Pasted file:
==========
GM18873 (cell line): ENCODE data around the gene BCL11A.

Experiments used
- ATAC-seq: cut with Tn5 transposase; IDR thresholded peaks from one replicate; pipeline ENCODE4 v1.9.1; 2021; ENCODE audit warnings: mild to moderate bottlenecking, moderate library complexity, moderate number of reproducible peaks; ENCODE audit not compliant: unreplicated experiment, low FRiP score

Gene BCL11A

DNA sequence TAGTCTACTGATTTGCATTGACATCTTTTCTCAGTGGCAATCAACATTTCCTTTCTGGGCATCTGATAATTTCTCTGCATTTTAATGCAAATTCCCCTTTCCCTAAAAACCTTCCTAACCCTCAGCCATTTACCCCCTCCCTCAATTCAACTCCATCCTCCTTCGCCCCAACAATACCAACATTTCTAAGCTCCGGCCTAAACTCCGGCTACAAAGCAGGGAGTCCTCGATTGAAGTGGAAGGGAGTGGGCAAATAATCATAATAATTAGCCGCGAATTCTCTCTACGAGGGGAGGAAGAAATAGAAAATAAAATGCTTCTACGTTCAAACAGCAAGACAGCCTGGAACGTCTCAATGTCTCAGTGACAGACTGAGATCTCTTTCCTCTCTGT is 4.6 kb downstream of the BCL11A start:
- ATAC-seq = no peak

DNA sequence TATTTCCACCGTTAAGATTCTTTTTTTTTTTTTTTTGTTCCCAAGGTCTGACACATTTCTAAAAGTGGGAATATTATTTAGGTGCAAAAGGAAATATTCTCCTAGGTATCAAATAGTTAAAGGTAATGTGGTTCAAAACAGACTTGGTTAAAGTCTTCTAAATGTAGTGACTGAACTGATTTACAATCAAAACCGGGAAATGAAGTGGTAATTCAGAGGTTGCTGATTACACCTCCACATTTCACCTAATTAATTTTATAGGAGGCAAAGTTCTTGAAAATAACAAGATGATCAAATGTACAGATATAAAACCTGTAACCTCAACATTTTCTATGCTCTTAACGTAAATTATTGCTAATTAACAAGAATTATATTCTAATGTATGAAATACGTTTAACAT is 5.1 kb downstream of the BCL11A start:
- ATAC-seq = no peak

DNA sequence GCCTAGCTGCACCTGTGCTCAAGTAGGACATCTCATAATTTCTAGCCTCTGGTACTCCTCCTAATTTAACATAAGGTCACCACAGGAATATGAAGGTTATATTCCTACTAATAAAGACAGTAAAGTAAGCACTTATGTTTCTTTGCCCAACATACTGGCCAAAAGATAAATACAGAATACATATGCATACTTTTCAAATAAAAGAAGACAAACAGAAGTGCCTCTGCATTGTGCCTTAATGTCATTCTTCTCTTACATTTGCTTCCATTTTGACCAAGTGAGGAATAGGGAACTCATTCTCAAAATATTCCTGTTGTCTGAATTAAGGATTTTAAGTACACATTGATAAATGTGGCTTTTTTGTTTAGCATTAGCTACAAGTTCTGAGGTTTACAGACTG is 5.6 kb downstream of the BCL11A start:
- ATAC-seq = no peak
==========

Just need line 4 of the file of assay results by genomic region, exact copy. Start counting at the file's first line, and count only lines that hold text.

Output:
Gene BCL11A